europe,  scotland,  travel

Urban wanderers – Day 3

Photos

We were again somewhat slow getting started, as David was still not getting a good night’s sleep. Our plan for the day was to grab a bit of lunch in New Town and then check out Edinburgh Castle before heading over to the conference. We took a meandering walk through the Meadows and chanced to pass Machina Espresso, a delightful little coffee shop where David was eager to get his jolt of high-quality espresso (which was lovely). We made our way up a bustling street, eventually passing the Castle and into New Town. It looked to be a very lively area, with loads of nice-looking restaurants, cafés and shops to choose from. After a few twists and turns, we finally found La P’tite Folie, a French bistro I’d earmarked to try out. We were cheerfully greeted by our French waiter, who David later conversed with a bit in French (and decided he needed to bone up on his French again). They had a nice deal for 2 choices for 11.50, so D went with mussels with cream and shallots along with breaded pork filet. I couldn’t resist some chicken liver mousse with pickled beets along with a filet of sole in a mushroom cream sauce with mashed potatoes. The food was scrumptious! As we chatted idly over our delicious meals, we decided that we didn’t really want to rush over to the castle and pay 16 GBP each when we’ve already been once before.

So we decided to take a wander down past the Castle, through Grassmarket, a bustling, pub-filled square, and up a familiar street that we’d visited 5 years prior. We stopped in an adorable print shop and perused the local art (I seriously considered finding something to take home with me) before stumbling across another coffee shop that had been recommended, Filament Coffee. It definitely was rocking the hipster shabby chic aesthetic, with rough-hewn plywood bar seating and an open-backed coffee preparation area that you can see into from one side of the shop. David happily had himself an aeropress coffee while I had my usual hot chocolate. After he’d had his fill (and his share of photo-taking opportunities), we moved on up to the Royal Mile.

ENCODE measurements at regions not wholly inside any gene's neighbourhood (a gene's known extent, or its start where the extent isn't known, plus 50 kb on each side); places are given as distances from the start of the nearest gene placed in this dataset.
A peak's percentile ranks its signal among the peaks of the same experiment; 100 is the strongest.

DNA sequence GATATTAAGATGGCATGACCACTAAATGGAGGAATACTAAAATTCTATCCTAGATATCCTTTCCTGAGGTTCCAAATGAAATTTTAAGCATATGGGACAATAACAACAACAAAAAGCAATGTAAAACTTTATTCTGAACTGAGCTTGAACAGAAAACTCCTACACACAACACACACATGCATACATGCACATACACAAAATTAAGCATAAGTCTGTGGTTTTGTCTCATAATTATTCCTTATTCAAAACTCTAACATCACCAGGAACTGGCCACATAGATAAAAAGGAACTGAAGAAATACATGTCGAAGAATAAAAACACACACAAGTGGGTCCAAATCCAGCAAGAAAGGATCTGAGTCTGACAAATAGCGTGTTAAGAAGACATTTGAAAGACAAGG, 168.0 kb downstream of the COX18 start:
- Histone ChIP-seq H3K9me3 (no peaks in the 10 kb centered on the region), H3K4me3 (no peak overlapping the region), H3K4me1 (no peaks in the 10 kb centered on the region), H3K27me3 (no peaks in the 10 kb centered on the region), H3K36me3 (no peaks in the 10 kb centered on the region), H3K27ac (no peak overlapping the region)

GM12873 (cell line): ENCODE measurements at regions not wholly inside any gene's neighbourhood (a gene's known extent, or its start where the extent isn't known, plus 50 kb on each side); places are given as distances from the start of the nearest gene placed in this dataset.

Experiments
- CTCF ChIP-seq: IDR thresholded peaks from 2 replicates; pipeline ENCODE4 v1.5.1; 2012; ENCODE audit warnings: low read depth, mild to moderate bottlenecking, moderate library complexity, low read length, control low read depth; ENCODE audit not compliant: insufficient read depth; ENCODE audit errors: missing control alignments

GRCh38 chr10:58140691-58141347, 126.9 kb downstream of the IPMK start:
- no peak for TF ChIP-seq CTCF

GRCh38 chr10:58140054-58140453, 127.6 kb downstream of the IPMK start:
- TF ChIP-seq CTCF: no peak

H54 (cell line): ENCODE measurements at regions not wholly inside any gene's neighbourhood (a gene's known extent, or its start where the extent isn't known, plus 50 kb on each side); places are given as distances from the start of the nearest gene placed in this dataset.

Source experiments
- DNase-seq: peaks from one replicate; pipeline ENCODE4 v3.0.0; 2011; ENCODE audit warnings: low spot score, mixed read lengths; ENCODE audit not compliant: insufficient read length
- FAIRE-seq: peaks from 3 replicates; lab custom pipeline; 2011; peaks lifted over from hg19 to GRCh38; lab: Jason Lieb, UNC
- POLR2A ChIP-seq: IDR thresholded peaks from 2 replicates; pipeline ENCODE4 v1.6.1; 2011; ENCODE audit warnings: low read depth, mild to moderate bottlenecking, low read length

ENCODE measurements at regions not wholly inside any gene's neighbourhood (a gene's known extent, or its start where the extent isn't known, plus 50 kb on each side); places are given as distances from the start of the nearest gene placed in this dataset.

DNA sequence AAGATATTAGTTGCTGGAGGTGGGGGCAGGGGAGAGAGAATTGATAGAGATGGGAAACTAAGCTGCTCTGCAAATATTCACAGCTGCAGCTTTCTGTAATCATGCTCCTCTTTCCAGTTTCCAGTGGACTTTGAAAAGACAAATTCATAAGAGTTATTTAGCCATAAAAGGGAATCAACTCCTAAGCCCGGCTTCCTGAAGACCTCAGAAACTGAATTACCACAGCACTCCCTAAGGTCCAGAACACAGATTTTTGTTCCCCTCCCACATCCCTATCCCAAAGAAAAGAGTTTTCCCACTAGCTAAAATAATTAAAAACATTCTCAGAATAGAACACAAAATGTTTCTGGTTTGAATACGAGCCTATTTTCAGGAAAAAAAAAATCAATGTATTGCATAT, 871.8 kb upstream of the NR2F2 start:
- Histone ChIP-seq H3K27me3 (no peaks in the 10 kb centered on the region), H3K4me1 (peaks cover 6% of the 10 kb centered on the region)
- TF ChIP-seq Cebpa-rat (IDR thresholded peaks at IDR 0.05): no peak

The Royal Mile is the main thoroughfare in Old Town, stretching from the Castle down to Palace of Holyroodhouse. It’s also roughly one Scots mile long (which I wasn’t aware existed and is approximately 1.12 Imperial miles). The stretch is well-touristed, but it is populated by beautiful old buildings and tucked-away alleys. We made our way eastwards, stopping to admire the view across the bridge at New Town. We found an adorable little shortbread shop, Pinnies and Poppyseeds, run, funnily enough, by a lady from California. We munched on our delicious treats and took the long way back to the University. David headed back to the apartment for a couple of hours to get some work in, while I attended the opening public lecture by the famous psycholinguist, Pim Levelt.

The conference welcome reception was held in the Informatics Forum (a building we had visited on our first trip), which was also just across the street from the lecture hall. There was cheese and cured meats available as well as beer and wine. I had initially assumed they’d provide a complimentary beverage, but they just kept re-filling the glasses, much to everyone’s happiness. The Northwestern grads were briefly united before peeling off into our separate disciplines, in large part. David was talking shop with other syntacticians, while I chatted with my advisor and her colleagues. Several glasses of wine later (they were offering bubbly, how could I resist?), David and I joined my advisor, a couple of her colleagues and another grad student to find some dinner. We settled on a Thai restaurant across the street. The food, which took shockingly long to come out, was fine enough, not very interesting in the end, but we were pleased to finally be eating something at 10 pm. After finishing up and saying our goodbyes, we walked back to our apartment with one of Ann’s colleagues and settled in for the night.

Leave a Reply

Your email address will not be published. Required fields are marked *